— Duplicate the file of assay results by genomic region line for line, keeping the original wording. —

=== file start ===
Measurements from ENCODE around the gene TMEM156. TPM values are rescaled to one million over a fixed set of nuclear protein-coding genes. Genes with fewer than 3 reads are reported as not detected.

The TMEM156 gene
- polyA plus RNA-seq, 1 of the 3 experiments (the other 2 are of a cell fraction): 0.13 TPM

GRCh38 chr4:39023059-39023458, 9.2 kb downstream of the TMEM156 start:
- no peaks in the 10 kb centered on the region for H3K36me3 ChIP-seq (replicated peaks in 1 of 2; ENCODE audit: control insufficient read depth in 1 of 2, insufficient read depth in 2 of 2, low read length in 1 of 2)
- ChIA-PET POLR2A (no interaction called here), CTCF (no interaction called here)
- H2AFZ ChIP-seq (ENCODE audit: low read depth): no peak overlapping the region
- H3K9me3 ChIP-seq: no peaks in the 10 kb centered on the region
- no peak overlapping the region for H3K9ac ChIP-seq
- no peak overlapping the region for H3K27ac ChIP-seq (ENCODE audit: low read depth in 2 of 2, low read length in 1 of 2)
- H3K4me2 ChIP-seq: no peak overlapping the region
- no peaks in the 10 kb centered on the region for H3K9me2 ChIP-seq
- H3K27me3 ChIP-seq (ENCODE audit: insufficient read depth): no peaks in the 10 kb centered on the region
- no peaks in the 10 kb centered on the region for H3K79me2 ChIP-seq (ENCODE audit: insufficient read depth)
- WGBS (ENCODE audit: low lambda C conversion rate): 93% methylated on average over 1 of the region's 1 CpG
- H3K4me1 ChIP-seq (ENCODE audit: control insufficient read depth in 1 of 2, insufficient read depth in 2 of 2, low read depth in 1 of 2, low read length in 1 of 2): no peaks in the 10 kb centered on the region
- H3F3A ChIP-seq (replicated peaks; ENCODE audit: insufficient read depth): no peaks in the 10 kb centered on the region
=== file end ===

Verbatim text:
Measurements from ENCODE around the gene TMEM156. TPM values are rescaled to one million over a fixed set of nuclear protein-coding genes. Genes with fewer than 3 reads are reported as not detected.

The TMEM156 gene
- polyA plus RNA-seq, 1 of the 3 experiments (the other 2 are of a cell fraction): 0.13 TPM

GRCh38 chr4:39023059-39023458, 9.2 kb downstream of the TMEM156 start:
- no peaks in the 10 kb centered on the region for H3K36me3 ChIP-seq (replicated peaks in 1 of 2; ENCODE audit: control insufficient read depth in 1 of 2, insufficient read depth in 2 of 2, low read length in 1 of 2)
- ChIA-PET POLR2A (no interaction called here), CTCF (no interaction called here)
- H2AFZ ChIP-seq (ENCODE audit: low read depth): no peak overlapping the region
- H3K9me3 ChIP-seq: no peaks in the 10 kb centered on the region
- no peak overlapping the region for H3K9ac ChIP-seq
- no peak overlapping the region for H3K27ac ChIP-seq (ENCODE audit: low read depth in 2 of 2, low read length in 1 of 2)
- H3K4me2 ChIP-seq: no peak overlapping the region
- no peaks in the 10 kb centered on the region for H3K9me2 ChIP-seq
- H3K27me3 ChIP-seq (ENCODE audit: insufficient read depth): no peaks in the 10 kb centered on the region
- no peaks in the 10 kb centered on the region for H3K79me2 ChIP-seq (ENCODE audit: insufficient read depth)
- WGBS (ENCODE audit: low lambda C conversion rate): 93% methylated on average over 1 of the region's 1 CpG
- H3K4me1 ChIP-seq (ENCODE audit: control insufficient read depth in 1 of 2, insufficient read depth in 2 of 2, low read depth in 1 of 2, low read length in 1 of 2): no peaks in the 10 kb centered on the region
- H3F3A ChIP-seq (replicated peaks; ENCODE audit: insufficient read depth): no peaks in the 10 kb centered on the region